Farrell, G. (2002). "Impact to reverberate from Wall Street to D.C." USA Today. October 10, 2004,  http://www.usatoday.com /money/energy/enron/2002-06-17-andersen.htm" target="_blank" REL="NOFOLLOW">
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Corporate Executives Be Bound by

Words: 1556 Length: 4 Pages Document Type: Term Paper Paper #: 37585578

This is too simple a solution. An analysis of the corporate strategies shows that the flaw in the lack of any ethics in the formulation of these strategies is greater the culprit and the corporate executives that were responsible for the development of these flawed strategies, lacking in ethics were more to blame than a few leaders in the organization. (Leadership: Facing Moral and Ethical Dilemmas)

In conclusion a corporate executive may choose to employ ethical and moral values at the time of formulating corporate strategies, but should he choose to ignore the immense good that morals and ethics bring to a corporate strategy he does at not just his peril but puts at risk the whole organization with the chances of it collapsing like Enron very high.

eferences

Ethics Must Come From the Top. Jacksonville Business Journal. August 27, 2004. etrieved from http://www.foley.com/publications/pub_detail.aspx?pubid=2226Accessed on March 3,

Implementing Ethics Strategies…… [Read More]

References

Ethics Must Come From the Top. Jacksonville Business Journal. August 27, 2004. Retrieved from  http://www.foley.com/publications/pub_detail.aspx?pubid=2226Accessed  on March 3,

Implementing Ethics Strategies within Organizations. Retrieved at  http://www.aicpa.org/cefm/management_control_02.asp . Accessed on March 3, 2005

Leadership: Facing Moral and Ethical Dilemmas. Retrieved at http://www.leadershipadvantage.com/moralAndEthicalDilemmas.shtml. Accessed on Orlitzky, Marc. A case for ethics. August 30, 2001. Retrieved at http://www2.agsm.edu.au/agsm/web.nsf/Content/AGSMMagazine-AcaseforethicsAccessed on March 3, 2005

Tishler, Carla. Where Morals and Profits Meet: The Corporate Value Shift. November 18, 2002. Retrieved at  http://hbswk.hbs.edu/item.jhtml?id=3530&t=strategyAccessed  on March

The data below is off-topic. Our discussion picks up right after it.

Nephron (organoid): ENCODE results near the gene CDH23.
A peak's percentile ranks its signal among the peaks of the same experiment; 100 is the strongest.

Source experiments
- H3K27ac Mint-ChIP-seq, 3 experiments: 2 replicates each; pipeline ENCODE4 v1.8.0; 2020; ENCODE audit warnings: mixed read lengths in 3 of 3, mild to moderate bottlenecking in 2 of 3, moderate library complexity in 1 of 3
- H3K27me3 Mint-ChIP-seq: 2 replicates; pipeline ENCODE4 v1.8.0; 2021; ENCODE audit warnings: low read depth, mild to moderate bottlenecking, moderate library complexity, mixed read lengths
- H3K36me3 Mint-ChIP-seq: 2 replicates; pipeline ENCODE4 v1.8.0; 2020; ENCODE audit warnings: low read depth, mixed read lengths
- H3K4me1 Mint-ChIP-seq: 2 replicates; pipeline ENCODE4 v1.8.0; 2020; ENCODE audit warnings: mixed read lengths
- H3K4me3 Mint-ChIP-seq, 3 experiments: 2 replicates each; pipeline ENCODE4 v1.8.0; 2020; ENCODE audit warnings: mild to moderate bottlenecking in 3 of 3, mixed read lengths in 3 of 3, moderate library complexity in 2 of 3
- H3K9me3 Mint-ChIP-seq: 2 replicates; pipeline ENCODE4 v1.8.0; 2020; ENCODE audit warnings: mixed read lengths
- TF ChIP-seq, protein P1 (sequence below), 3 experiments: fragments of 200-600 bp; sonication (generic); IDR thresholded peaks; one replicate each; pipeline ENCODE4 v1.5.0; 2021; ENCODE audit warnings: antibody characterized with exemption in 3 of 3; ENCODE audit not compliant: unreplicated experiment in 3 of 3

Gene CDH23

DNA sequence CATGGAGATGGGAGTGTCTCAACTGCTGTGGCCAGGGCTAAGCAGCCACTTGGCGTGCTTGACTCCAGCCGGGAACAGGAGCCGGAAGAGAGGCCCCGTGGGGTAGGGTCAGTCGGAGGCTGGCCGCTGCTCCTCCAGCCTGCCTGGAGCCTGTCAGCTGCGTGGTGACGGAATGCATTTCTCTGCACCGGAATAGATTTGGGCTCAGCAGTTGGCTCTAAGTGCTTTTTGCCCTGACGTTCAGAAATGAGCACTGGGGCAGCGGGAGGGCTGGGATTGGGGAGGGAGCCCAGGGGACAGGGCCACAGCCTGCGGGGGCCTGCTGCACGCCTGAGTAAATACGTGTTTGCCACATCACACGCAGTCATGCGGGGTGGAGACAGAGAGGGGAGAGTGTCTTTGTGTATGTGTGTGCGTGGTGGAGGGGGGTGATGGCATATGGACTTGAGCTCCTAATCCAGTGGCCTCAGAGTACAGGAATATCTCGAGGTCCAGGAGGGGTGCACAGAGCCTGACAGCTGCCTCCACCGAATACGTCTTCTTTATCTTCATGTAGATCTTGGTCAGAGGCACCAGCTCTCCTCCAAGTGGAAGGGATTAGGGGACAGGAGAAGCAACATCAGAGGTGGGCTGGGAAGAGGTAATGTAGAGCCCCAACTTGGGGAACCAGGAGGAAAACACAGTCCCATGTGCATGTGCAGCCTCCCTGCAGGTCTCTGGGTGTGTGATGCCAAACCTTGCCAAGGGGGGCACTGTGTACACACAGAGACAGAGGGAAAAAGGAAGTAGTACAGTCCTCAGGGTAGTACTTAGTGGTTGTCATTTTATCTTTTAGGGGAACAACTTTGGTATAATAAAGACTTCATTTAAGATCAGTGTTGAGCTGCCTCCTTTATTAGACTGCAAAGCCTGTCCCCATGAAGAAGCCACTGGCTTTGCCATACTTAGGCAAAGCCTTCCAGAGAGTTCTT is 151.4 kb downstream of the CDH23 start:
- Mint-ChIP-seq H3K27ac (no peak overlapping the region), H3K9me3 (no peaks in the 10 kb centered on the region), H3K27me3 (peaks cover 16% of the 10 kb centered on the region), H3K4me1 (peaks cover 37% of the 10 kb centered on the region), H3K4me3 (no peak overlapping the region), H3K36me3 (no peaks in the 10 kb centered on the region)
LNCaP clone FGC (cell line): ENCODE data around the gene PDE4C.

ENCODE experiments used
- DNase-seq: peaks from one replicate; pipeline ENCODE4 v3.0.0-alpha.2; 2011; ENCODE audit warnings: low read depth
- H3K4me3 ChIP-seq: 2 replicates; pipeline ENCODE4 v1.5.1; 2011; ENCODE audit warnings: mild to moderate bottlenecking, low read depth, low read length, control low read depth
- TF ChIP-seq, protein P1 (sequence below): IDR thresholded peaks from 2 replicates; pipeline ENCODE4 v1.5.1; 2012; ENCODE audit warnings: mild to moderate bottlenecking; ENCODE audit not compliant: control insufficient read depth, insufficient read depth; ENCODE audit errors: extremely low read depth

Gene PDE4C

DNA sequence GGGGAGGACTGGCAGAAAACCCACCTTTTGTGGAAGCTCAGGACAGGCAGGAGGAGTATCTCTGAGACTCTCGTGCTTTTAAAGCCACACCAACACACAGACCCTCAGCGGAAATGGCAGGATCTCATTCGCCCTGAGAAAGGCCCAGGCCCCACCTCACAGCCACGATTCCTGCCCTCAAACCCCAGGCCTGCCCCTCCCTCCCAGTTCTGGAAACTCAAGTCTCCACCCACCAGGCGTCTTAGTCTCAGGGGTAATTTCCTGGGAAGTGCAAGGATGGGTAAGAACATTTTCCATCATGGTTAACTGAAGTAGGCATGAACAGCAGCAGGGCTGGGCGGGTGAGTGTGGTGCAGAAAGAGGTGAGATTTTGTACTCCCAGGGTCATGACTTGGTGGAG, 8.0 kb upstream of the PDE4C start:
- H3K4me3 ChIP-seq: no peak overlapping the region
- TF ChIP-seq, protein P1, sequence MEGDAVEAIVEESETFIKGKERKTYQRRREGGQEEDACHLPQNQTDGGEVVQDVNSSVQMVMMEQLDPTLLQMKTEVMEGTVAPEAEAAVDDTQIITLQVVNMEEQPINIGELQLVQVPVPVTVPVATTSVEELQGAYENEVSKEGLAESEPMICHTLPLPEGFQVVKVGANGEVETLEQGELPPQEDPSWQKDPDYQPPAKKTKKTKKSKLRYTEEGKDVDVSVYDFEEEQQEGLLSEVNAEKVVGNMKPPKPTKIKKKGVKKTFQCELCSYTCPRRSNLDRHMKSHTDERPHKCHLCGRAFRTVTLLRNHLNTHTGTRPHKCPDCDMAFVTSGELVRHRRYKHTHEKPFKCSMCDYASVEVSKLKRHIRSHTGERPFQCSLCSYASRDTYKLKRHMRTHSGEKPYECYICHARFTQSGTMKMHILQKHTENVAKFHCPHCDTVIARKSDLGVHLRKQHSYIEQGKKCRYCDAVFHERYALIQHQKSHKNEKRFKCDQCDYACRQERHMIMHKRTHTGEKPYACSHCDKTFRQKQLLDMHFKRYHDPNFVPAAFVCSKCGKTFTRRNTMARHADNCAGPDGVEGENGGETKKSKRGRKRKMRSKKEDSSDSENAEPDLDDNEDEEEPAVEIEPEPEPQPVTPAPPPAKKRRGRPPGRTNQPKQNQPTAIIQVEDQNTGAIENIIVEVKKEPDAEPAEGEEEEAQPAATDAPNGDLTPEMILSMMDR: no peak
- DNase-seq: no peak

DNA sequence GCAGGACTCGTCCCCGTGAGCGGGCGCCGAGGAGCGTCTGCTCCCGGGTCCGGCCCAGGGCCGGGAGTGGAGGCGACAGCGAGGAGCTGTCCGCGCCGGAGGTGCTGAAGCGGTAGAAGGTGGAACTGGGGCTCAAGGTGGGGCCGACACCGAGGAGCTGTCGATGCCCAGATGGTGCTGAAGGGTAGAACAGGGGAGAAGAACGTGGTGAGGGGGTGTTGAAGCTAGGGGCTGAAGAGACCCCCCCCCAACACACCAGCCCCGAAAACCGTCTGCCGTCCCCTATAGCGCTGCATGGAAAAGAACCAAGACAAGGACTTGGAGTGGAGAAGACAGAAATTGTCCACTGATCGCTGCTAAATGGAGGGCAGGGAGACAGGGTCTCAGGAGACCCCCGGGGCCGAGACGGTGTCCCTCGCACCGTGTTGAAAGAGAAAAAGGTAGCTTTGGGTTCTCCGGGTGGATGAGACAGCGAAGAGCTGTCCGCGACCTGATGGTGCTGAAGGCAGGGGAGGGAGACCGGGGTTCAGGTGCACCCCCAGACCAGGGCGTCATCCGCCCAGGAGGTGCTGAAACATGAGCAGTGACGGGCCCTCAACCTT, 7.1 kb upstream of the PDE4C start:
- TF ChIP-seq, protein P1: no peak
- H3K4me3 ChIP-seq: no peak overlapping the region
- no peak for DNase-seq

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America the World We Know

Words: 2497 Length: 8 Pages Document Type: Thesis Paper #: 37331381

America has been blamed for its implementation of imperialistic strategies, which made it the major decider in the global economy and the primary generator of the changes in the work characteristics. The activists and other protestors argued that the American model of forced democracy, which extended beyond the boundaries of the state, hurt the freedom of the countries with which the U.S. was interacting, but also that of the American workers, who were often prevented from forming unions that would protect their rights (Friedberg and owley, 2000).

Democracy allowed the U.S. employers to take the actions they considered suitable for the achievement of their profitability goals; this often activated in the detriment of the employees' interest. But despite this however, democracy also allowed the dissatisfied workers to voice their concerns and, through freedom of speech, they were able to join forces and demand the resolution of their stringent issues. The…… [Read More]

References

Archbar, M., Abbot, J. (Directors), 2003, The Corporation,  http://www.youtube.com/watch?v=Pin8fbdGV9Y&feature=PlayList&p=FA50FBC214A6CE87&index=0lastaccessed  on February 25, 2009

Cohen, P.N., 1998, Replacing Housework in the Service Economy: Gender, Class and Race-Ethnicity in Service Spending, Gender and Society, Vol. 12, No. 2, pp.219-231